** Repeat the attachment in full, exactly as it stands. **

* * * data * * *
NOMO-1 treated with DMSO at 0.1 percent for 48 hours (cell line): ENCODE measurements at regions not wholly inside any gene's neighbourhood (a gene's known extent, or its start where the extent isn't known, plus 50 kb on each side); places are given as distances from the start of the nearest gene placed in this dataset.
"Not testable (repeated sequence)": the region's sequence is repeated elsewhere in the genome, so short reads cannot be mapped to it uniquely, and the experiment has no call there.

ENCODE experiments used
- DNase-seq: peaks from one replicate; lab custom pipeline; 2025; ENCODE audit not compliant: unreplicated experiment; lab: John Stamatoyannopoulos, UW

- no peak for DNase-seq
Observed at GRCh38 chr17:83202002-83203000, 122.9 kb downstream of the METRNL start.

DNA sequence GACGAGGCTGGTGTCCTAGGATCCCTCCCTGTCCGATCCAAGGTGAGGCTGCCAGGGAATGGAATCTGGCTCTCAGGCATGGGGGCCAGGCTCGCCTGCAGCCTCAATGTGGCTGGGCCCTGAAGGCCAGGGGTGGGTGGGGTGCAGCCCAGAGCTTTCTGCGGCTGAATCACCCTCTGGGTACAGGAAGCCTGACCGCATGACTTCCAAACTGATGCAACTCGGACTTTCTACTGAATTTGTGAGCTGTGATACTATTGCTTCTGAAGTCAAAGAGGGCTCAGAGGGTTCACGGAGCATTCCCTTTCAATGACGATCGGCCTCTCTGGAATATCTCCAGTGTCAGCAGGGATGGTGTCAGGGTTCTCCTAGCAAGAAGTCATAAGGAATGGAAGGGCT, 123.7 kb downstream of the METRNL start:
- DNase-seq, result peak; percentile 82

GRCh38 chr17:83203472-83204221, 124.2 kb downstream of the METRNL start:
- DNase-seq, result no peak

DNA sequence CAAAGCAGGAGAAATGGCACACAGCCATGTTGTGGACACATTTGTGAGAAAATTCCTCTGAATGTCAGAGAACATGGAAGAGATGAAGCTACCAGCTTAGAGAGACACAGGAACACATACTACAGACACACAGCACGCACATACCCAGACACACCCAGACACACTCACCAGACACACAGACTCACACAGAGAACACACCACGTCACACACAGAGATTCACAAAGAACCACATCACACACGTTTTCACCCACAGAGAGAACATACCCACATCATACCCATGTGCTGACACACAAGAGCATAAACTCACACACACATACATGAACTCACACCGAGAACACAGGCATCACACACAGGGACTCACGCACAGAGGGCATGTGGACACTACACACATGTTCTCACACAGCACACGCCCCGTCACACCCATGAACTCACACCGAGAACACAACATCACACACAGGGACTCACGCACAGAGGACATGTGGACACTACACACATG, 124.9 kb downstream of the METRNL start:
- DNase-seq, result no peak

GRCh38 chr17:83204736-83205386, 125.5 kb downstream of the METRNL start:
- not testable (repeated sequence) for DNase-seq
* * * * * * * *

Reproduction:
NOMO-1 treated with DMSO at 0.1 percent for 48 hours (cell line): ENCODE measurements at regions not wholly inside any gene's neighbourhood (a gene's known extent, or its start where the extent isn't known, plus 50 kb on each side); places are given as distances from the start of the nearest gene placed in this dataset.
"Not testable (repeated sequence)": the region's sequence is repeated elsewhere in the genome, so short reads cannot be mapped to it uniquely, and the experiment has no call there.

ENCODE experiments used
- DNase-seq: peaks from one replicate; lab custom pipeline; 2025; ENCODE audit not compliant: unreplicated experiment; lab: John Stamatoyannopoulos, UW

- no peak for DNase-seq
Observed at GRCh38 chr17:83202002-83203000, 122.9 kb downstream of the METRNL start.

DNA sequence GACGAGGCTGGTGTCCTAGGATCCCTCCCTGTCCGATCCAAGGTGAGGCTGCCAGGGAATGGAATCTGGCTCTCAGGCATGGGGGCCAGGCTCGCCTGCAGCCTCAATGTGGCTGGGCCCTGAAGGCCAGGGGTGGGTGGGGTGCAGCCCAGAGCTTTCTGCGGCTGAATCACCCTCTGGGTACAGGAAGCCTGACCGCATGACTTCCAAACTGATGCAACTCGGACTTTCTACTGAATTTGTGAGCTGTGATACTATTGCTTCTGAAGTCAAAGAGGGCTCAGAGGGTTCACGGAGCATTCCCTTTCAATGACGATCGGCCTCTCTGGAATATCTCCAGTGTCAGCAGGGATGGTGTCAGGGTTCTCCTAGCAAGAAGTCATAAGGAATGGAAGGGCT, 123.7 kb downstream of the METRNL start:
- DNase-seq, result peak; percentile 82

GRCh38 chr17:83203472-83204221, 124.2 kb downstream of the METRNL start:
- DNase-seq, result no peak

DNA sequence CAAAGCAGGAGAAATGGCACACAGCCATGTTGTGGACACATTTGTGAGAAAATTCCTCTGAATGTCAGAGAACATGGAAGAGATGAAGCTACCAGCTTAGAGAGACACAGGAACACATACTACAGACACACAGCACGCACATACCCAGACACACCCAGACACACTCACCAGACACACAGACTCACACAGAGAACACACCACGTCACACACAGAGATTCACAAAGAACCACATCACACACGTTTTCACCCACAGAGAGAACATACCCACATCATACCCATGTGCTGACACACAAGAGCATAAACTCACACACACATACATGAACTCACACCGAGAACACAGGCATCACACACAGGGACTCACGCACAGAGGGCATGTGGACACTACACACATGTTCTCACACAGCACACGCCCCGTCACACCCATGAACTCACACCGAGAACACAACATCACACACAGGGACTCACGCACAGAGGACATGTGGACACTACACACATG, 124.9 kb downstream of the METRNL start:
- DNase-seq, result no peak

GRCh38 chr17:83204736-83205386, 125.5 kb downstream of the METRNL start:
- not testable (repeated sequence) for DNase-seq